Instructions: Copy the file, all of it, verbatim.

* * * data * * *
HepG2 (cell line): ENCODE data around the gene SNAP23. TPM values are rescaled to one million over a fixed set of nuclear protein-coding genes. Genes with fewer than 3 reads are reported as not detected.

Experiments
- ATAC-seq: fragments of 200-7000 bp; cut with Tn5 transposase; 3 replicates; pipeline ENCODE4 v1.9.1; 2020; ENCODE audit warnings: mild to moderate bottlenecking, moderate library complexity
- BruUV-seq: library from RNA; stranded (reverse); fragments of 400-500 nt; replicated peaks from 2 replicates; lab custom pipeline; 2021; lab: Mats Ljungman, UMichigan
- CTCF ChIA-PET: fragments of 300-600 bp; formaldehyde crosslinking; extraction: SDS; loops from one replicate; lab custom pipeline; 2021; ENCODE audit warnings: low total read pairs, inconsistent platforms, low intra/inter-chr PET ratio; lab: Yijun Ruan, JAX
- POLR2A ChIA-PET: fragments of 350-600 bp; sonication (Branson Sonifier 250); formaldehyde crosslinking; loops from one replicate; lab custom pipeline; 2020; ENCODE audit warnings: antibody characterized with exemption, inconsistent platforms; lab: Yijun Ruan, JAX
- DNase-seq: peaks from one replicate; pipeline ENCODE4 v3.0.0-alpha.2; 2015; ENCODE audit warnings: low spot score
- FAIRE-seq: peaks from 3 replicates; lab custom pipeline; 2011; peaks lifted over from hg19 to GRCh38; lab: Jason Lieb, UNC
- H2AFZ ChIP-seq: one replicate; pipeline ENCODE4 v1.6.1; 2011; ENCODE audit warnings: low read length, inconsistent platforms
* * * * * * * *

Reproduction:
HepG2 (cell line): ENCODE data around the gene SNAP23. TPM values are rescaled to one million over a fixed set of nuclear protein-coding genes. Genes with fewer than 3 reads are reported as not detected.

Experiments
- ATAC-seq: fragments of 200-7000 bp; cut with Tn5 transposase; 3 replicates; pipeline ENCODE4 v1.9.1; 2020; ENCODE audit warnings: mild to moderate bottlenecking, moderate library complexity
- BruUV-seq: library from RNA; stranded (reverse); fragments of 400-500 nt; replicated peaks from 2 replicates; lab custom pipeline; 2021; lab: Mats Ljungman, UMichigan
- CTCF ChIA-PET: fragments of 300-600 bp; formaldehyde crosslinking; extraction: SDS; loops from one replicate; lab custom pipeline; 2021; ENCODE audit warnings: low total read pairs, inconsistent platforms, low intra/inter-chr PET ratio; lab: Yijun Ruan, JAX
- POLR2A ChIA-PET: fragments of 350-600 bp; sonication (Branson Sonifier 250); formaldehyde crosslinking; loops from one replicate; lab custom pipeline; 2020; ENCODE audit warnings: antibody characterized with exemption, inconsistent platforms; lab: Yijun Ruan, JAX
- DNase-seq: peaks from one replicate; pipeline ENCODE4 v3.0.0-alpha.2; 2015; ENCODE audit warnings: low spot score
- FAIRE-seq: peaks from 3 replicates; lab custom pipeline; 2011; peaks lifted over from hg19 to GRCh38; lab: Jason Lieb, UNC
- H2AFZ ChIP-seq: one replicate; pipeline ENCODE4 v1.6.1; 2011; ENCODE audit warnings: low read length, inconsistent platforms